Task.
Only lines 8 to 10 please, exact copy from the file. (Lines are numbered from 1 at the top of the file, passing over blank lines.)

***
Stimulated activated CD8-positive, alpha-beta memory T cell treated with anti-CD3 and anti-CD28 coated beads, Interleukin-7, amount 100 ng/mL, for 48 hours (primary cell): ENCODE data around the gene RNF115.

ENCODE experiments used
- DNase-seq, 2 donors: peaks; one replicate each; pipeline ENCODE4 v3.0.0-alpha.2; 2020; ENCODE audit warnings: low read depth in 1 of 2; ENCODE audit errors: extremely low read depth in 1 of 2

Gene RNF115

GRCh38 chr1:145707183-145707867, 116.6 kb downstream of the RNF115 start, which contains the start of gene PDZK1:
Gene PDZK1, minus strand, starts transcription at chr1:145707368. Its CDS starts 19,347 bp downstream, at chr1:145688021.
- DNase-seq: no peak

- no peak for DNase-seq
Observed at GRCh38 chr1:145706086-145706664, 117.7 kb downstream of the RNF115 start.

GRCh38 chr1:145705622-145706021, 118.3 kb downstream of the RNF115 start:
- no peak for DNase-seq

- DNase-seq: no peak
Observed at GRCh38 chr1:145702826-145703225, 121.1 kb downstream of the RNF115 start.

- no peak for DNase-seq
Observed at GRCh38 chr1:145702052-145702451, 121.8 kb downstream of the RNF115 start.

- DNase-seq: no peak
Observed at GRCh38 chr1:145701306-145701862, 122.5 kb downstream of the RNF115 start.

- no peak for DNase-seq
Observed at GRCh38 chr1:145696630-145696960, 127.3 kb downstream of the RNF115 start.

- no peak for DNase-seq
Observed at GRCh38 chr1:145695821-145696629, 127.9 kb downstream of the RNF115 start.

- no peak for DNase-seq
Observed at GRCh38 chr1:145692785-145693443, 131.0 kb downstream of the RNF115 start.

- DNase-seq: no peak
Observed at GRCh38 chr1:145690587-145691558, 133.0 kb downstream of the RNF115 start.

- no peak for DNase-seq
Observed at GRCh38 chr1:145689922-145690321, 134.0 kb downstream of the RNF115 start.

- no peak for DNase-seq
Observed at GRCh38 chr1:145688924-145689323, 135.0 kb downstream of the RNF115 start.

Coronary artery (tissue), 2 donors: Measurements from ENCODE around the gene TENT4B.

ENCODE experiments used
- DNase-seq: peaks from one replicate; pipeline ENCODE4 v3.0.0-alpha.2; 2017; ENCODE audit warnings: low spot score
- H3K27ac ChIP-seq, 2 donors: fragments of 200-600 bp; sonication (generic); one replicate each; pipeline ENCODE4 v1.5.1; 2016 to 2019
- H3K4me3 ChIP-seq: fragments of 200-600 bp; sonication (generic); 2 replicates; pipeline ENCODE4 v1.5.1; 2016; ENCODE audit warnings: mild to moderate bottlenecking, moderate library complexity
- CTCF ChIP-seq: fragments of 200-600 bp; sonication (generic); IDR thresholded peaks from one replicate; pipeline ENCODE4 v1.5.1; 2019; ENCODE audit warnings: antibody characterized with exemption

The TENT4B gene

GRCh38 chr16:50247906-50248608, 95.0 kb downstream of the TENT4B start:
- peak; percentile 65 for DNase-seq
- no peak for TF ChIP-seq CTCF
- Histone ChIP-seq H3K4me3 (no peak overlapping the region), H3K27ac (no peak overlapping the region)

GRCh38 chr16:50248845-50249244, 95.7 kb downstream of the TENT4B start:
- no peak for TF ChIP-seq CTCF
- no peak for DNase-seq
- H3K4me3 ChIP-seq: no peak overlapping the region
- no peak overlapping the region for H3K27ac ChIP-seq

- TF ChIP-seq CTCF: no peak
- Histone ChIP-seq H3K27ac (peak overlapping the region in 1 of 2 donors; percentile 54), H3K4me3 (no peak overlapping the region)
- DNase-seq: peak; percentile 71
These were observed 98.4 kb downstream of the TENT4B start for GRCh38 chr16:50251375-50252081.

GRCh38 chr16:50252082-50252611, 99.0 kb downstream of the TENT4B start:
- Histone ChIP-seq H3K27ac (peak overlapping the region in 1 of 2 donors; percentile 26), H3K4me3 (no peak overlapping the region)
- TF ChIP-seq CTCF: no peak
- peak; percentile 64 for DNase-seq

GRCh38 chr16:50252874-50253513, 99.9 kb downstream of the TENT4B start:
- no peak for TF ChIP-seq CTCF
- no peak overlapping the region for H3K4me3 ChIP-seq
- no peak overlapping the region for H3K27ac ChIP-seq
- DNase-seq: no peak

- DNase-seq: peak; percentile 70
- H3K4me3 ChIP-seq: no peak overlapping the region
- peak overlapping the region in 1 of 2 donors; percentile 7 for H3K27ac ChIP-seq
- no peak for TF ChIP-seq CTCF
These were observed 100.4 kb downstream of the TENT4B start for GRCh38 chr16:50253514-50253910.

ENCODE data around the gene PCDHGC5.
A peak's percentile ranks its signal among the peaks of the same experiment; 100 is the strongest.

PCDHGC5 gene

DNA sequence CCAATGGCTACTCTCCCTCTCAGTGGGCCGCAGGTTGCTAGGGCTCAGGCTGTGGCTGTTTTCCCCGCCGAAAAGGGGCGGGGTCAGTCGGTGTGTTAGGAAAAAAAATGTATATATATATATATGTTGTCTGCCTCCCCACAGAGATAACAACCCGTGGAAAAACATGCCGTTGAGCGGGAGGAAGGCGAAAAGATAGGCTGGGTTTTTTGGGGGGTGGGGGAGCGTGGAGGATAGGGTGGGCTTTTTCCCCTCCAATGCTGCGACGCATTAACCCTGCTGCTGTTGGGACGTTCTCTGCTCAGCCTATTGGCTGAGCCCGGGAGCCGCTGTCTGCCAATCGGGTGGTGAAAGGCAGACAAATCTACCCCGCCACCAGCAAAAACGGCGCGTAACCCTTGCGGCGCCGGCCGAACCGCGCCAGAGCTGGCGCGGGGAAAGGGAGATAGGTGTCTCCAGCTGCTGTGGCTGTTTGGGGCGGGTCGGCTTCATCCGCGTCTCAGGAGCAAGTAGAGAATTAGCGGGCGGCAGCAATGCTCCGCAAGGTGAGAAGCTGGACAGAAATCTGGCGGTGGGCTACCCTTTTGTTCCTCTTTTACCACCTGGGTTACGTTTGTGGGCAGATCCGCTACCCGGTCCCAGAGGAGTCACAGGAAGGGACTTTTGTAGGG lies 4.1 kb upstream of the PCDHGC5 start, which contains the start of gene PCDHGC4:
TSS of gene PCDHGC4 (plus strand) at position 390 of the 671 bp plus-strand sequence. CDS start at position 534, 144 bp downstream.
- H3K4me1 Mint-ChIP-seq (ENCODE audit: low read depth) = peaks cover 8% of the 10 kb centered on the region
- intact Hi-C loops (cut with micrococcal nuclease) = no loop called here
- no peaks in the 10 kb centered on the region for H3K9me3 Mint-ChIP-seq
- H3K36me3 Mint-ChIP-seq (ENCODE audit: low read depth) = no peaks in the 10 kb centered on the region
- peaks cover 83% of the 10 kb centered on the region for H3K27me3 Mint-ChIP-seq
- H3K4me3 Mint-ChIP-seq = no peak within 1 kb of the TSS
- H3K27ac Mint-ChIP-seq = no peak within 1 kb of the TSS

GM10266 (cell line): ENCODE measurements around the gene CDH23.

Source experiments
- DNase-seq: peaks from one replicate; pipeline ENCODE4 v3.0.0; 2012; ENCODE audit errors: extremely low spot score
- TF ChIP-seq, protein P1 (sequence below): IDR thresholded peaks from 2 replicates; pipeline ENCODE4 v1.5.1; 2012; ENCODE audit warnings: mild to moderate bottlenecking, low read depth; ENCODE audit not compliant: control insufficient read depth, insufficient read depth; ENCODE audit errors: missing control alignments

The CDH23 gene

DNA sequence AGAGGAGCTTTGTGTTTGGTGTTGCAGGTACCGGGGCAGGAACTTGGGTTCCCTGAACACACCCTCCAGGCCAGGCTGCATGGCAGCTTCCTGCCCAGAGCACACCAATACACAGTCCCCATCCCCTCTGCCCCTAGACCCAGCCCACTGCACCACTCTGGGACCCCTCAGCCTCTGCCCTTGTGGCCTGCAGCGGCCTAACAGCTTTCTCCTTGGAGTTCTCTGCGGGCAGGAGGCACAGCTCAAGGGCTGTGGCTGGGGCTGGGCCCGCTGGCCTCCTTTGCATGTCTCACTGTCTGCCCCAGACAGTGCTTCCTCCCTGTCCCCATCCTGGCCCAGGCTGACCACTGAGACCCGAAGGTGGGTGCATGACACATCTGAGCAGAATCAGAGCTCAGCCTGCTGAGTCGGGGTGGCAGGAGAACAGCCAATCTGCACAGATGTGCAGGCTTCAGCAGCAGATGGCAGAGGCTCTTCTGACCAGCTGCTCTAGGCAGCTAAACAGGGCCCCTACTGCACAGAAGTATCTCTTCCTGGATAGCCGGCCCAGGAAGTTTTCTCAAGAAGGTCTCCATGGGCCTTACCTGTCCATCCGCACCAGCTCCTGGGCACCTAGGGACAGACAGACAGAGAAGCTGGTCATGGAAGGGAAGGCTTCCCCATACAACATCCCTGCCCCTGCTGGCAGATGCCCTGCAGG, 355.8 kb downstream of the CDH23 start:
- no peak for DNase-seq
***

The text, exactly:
- no peak for DNase-seq
Observed at GRCh38 chr1:145706086-145706664, 117.7 kb downstream of the RNF115 start.

GRCh38 chr1:145705622-145706021, 118.3 kb downstream of the RNF115 start: